Recent events in Yemen have brought the country into limelight again. While Houthi rebels in the north and northeast of the country have an on-off political agreement with the government in Sanaa, al-Qaeda affiliated groups are flexing their muscles by attacking the authorities across the country. Political forces in southern Yemen are also unhappy with the economic development the region has seen since its union with the north two decades ago and talk of secession is ripe.

Though strategically located at the junction of the world’s most important waterways, the Red Sea and Gulf of Aden, the channel that connects world’s western shipping lines to the east, Yemen has failed to capitalise on its potential and emerge as a regional powerhouse. Instead, the country is at the brink of political mayhem and stands at #18 in the Failed States Index 2009.

This photo story sheds light on Yemen’s ancient as well as recent history and discovers the factors that have hampered the country’s economic and socio-political development and brought it to the brink of disintegration.

Great Greek geographer Ptolemy described Yemen as Arabia Felix meaning fortunate or happy Arabia due to its fertility, wealth and importance in the known world. The region enjoyed abundant rainfall and was known for its green fields and gardens.

The region gained new heights of wealth and prosperity during the rule of the Sabaens from 8th century BC to circa 270 AD. The kingdom was based in Marib, located near the modern Yemeni capital of Sanaa. The remains of a large temple, considered as the ‘Throne of Queen Sheba’, (pictured) built in 8th century BC survives the test and trials of centuries and is a major tourist attraction. (Photo: woolamai76)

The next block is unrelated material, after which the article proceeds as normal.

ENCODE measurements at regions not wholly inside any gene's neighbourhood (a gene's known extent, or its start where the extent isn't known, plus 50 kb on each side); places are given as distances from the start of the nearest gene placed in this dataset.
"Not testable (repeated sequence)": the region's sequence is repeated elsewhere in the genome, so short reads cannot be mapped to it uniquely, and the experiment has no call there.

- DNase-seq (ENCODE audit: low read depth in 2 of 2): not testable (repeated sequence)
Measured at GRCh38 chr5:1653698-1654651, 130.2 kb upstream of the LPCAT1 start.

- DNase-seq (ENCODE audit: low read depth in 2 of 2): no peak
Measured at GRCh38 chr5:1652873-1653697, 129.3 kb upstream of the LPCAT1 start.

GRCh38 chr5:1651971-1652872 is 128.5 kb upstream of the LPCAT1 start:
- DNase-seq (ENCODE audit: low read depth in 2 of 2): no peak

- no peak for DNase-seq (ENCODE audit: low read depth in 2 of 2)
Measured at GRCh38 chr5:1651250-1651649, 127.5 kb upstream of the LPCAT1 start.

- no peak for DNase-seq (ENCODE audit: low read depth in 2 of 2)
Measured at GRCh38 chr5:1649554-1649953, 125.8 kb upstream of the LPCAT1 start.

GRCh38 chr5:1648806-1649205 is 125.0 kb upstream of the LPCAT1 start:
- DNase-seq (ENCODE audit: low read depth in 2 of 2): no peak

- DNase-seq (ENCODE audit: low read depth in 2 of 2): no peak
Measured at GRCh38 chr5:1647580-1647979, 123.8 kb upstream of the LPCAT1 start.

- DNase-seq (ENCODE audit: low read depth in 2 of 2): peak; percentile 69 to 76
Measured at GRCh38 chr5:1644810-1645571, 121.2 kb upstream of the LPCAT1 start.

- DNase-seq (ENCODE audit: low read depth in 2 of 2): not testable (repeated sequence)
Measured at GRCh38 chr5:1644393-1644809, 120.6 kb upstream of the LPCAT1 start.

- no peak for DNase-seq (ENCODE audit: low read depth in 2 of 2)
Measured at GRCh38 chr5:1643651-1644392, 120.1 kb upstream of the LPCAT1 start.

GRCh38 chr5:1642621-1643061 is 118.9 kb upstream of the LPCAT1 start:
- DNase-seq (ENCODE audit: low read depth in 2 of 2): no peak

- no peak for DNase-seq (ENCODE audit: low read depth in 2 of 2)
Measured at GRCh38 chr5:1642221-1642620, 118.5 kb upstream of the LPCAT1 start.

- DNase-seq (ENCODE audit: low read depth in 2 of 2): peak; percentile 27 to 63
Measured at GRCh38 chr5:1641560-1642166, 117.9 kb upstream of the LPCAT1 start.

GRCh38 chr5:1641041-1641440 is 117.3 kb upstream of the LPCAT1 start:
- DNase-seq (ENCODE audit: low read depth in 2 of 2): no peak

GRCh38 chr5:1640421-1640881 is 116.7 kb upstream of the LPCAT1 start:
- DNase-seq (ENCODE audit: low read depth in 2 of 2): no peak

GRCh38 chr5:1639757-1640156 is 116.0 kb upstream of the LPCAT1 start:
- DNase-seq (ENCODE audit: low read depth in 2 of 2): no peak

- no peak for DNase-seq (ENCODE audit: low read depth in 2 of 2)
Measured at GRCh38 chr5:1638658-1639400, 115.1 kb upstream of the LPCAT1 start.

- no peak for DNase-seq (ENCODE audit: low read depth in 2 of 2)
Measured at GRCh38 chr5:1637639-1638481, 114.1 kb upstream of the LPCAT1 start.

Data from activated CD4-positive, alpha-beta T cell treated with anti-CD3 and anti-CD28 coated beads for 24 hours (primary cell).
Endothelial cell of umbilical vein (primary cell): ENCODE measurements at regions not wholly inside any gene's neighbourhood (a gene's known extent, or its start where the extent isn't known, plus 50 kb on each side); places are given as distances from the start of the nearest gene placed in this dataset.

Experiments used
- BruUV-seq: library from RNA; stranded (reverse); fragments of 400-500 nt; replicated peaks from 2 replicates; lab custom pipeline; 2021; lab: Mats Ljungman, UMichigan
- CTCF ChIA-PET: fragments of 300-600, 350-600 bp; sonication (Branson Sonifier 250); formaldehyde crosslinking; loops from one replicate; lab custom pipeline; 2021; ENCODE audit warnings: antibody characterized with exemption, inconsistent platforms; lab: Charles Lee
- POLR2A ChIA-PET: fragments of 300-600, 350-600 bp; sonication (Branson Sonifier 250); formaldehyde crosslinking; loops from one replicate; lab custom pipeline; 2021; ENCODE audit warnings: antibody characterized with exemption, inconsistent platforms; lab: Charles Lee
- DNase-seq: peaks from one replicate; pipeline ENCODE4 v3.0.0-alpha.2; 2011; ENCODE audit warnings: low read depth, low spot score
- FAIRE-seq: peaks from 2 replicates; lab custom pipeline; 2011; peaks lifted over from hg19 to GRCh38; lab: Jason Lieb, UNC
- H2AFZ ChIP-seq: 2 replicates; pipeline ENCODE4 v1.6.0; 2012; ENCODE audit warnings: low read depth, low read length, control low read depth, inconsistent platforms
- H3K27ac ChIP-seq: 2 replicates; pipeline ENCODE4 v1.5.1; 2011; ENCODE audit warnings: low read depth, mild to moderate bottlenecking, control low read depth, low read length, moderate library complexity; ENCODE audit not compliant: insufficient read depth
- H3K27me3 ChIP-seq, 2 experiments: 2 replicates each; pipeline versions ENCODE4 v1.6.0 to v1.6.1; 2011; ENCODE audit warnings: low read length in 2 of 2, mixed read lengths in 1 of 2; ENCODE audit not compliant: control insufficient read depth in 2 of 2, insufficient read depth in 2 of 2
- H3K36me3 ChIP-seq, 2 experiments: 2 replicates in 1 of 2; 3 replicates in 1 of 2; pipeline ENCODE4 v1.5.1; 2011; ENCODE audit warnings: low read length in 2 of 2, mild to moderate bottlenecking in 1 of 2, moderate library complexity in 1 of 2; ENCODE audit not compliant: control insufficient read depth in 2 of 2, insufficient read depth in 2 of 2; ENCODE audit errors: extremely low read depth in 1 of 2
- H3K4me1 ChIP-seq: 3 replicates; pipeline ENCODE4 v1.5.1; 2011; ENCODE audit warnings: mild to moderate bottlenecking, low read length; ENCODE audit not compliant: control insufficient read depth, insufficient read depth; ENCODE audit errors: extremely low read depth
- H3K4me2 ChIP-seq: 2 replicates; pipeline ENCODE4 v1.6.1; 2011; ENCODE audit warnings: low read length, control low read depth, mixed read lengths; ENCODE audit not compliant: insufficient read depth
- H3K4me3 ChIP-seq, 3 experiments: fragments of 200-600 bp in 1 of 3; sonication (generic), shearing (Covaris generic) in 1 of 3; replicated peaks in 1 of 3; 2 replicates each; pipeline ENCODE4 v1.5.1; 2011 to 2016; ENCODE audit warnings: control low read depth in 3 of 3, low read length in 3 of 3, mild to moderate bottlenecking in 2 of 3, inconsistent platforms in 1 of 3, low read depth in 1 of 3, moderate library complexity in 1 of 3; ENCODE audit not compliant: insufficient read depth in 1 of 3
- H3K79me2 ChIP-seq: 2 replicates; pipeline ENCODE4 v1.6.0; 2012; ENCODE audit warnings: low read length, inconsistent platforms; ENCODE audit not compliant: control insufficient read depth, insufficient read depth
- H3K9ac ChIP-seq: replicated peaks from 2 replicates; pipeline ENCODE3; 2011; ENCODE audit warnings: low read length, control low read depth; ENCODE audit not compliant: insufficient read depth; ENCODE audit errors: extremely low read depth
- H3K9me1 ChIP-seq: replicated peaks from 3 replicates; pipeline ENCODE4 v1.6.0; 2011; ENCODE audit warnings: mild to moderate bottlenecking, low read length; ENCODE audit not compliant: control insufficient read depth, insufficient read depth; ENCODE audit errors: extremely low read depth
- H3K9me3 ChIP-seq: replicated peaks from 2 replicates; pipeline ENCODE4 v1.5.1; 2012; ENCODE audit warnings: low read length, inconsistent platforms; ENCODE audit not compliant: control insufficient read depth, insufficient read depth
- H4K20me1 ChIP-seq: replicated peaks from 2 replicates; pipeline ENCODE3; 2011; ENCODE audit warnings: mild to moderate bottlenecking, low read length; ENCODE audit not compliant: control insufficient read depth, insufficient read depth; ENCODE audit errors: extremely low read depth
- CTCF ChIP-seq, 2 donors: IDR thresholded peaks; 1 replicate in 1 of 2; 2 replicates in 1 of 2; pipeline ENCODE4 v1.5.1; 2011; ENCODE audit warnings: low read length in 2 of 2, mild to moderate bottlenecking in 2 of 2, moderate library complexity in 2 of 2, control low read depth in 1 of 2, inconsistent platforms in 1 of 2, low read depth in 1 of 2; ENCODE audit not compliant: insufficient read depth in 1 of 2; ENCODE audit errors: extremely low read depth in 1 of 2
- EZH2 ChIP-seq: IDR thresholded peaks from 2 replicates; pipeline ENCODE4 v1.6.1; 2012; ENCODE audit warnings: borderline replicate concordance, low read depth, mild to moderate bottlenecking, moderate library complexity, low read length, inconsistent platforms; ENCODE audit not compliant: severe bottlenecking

Great Dam of Marib is one of the most ancient engineering wonders of the world. It was built in circa 750 BC and took several hundred years to complete. The Sabaens gathered monsoon rains  and irrigated large stretch of land in the region. (Photo: Execestides)

Dubbed as the “oldest skyscraper city in the world” and “Manhattan of the desert”, Shibam is one of the ancient and sophisticated example of urban planning based on vertical construction. The city was founded in circa 3rd century AD and is now a UNESCO World Heritage Site. (Photo: AFP)

Islam was introduced in Yemen in 630AD. Then Sassanid governor of the region Badhan embraced the religion when a prophesy told by Prophet Muhammad came true. The masses also converted and the region soon became the centre of Islamic learning, architecture and textile industry. 
(Photo: Cappellaio Matto)

After changing hands with local Yemeni kings as well as Ottomans and Portuguese, the British arrived here in 1838 to take control of the port city of Aden. The British East India Company moved in to take control of the Gulf of Aden waterway and clamp pirate activity in the area. Aden remained under British control until 1967. (Photo:  essamarshed)

Arab nationalism reached unprecedented heights as a result of Western interference in the Middle Eastern affairs, especially after the Suez Canal debacle in 1956. Rebels in Yemen supported by then Egyptian President Gamal Abdul Nasser (pictured in placard) began guerrilla attacks on British forces stationed in Aden to force their withdrawal from the region. (Photo: MR-Gamal)

Saudi Arabia and imperial power Britain aided the royalists who gathered under the command of Imam al-Badr (pictured right), a leader of the Zaidi sect of Shia Muslims, to counter the growing influence of republican forces that enjoyed wide-ranging support from the Egyptians. The Northern Yemen civil war raged from 1962-1970 and ended when royalist forces were defeated and Riyadh accepted the republican government in Sanaa. British forces also withdrew from the region in 1967. Thousands of lives were lost in the war and Yemeni economy was completely devastated as a result. (Photo: iAmWatiAm)

After years of negotiations for unification, the leaders of both South and North Yemen, Ali Salim al-Baidh (left) and Ali Abdullah Salih (right) signed the unification agreement on 22 May, 1990. The country was declared as Republic of Yemen and new elections were held to form a new democratic government. (Photo:

Despite adopting a new constitution and holding free and fair elections in 1993, the political parties could not agree on power sharing which resulted into a full blown civil war in April 1994. Yemeni leaders from the South tried to wrestle but were quickly overpowered by the powerful North Yemeni army. Most of the southern leadership went into exile following the defeat. (Photo: Getty Images)